Of all the multi-dimensional characters in this book, I most enjoyed Jason’s newfound bestie—a wannabe Robin Williams who spends most of his waking hours manning the grounds of the local cemetery. This actually comes in handy when Jason finds that his grandmother is being conned into digging up a veritable Pandora’s box that has been entombed in the family crypt for two centuries.

I’ll save you from the gory details—and I mean that in every sense of the word! But I will say that this is one thrill ride that will get you in the Halloween spirit. Ever since I watched the Disney version of Sleepy Hollow—a masterpiece onto itself—I’ve been obsessed with this story. It was such a treat when Gleaves invoked bits and pieces from Ichabod’s last ride into the climax. I won’t tell you any more, but I will say that fans of the Disney classic will be most amused.

 

Chick Lit Café’s Best Books of 2014!

Bust out the glitter and champagne—it’s time to ring in the new year and celebrate all the books that made us laugh, cry, swoon and yearn for adventure! Here are some highlights from last year’s mountainous reading list! I should note that not all of these books dropped in 2014, but they were new to me and therefore they made the list. It’s my blog, dammit, so I get to call the shots!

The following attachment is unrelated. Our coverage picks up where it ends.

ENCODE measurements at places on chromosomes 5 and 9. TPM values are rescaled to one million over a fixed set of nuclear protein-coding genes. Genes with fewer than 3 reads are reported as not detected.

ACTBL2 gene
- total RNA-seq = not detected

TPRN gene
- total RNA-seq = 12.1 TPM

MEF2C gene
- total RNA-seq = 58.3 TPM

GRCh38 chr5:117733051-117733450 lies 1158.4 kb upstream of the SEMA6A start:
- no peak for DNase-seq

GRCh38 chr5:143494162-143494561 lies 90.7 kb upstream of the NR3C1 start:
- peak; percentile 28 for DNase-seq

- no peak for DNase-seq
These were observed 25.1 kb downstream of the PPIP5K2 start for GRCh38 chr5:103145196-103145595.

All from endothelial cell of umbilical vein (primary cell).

What were your memorable reads of 2014? Did any books in particular sing to your soul, make you want to change your life for the better, or transport you to another dimension through space and time? Post a comment and tell me all about it!

Best All-Around Book of 2014: Orphan Train by Kristina Baker Kline

15818107This is one of those traumatic coming-of-age stories that sucks you in and keeps you glued to the pages until the very end. The tragic characters were so real, it felt like I was right there on that train as it trudged its way to the Midwest, hungry, belittled and afraid of the unknown.  Even when I wasn’t reading, I found my mind drifting to little orphan Niahm, wondering how she was going to survive her current horrifying foster-home situation. I would also think of Molly’s unlikely friendship with a 91-year-old widow, wondering how they would eventually help each other overcome their hardships and find closure in the end. The author did a fantastic job unfolding both Molly’s and Niahm’s narratives as the chapters jumped from present day to the Great Depression. It was almost impossible setting down the book because I was dying to see their stories converge.

Memorable quote: So is it just human nature to believe that things happen for a reason – to find some shred of meaning even in the worst experiences?

 Best Wanderlust Book: Following Atticus by Tom Ryan